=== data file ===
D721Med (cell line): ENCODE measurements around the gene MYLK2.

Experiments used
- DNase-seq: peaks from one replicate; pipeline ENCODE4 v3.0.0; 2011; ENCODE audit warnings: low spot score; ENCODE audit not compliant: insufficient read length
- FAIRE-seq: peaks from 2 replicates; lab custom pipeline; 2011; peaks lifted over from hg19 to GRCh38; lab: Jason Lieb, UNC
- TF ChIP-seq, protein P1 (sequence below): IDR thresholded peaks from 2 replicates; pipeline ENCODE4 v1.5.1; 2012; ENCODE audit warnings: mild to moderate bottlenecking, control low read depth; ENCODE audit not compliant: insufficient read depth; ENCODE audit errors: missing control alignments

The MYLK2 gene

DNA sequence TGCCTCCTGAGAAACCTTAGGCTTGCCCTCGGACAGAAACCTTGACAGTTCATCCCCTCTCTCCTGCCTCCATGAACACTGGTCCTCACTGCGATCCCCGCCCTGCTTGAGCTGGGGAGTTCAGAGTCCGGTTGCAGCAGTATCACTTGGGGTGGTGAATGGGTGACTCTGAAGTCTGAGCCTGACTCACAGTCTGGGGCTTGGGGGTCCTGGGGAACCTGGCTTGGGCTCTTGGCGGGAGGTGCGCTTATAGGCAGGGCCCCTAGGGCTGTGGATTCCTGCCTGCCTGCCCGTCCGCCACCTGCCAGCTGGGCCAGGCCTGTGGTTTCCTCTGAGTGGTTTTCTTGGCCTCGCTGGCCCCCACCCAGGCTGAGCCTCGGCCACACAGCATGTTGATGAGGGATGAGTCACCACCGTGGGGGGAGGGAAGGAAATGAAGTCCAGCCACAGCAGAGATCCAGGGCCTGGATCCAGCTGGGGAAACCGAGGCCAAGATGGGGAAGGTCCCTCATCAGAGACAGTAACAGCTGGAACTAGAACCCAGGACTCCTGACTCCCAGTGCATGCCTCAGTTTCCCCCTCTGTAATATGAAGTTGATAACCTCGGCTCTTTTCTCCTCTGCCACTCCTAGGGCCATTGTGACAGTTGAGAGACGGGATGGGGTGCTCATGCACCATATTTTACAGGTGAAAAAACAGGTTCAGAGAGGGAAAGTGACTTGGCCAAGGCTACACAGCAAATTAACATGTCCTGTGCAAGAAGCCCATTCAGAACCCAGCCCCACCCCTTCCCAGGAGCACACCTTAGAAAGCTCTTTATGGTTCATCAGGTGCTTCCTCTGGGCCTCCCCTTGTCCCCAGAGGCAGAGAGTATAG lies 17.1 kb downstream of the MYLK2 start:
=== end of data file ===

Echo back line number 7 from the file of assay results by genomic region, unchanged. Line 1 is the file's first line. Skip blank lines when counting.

DNA sequence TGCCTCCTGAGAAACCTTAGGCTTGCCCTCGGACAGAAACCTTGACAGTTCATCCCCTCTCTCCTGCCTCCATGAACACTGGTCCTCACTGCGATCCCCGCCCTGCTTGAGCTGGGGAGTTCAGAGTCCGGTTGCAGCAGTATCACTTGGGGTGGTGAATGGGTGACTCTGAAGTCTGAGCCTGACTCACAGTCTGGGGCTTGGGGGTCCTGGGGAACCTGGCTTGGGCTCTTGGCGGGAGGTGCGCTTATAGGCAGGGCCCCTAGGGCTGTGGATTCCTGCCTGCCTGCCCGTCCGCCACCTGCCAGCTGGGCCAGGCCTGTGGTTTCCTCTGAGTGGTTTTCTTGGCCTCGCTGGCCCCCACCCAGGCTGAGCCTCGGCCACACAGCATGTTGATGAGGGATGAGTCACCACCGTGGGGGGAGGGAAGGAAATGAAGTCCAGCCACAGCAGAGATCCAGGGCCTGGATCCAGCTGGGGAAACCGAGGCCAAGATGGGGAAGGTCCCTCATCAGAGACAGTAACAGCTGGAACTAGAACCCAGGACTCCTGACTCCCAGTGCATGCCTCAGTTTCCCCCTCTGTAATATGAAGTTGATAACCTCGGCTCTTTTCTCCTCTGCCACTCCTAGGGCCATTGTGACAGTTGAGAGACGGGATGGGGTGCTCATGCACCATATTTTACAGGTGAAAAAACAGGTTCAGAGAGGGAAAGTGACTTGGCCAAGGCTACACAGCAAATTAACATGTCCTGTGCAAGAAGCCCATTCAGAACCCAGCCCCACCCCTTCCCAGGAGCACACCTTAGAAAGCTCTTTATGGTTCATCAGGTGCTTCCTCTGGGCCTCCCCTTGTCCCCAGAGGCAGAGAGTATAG lies 17.1 kb downstream of the MYLK2 start: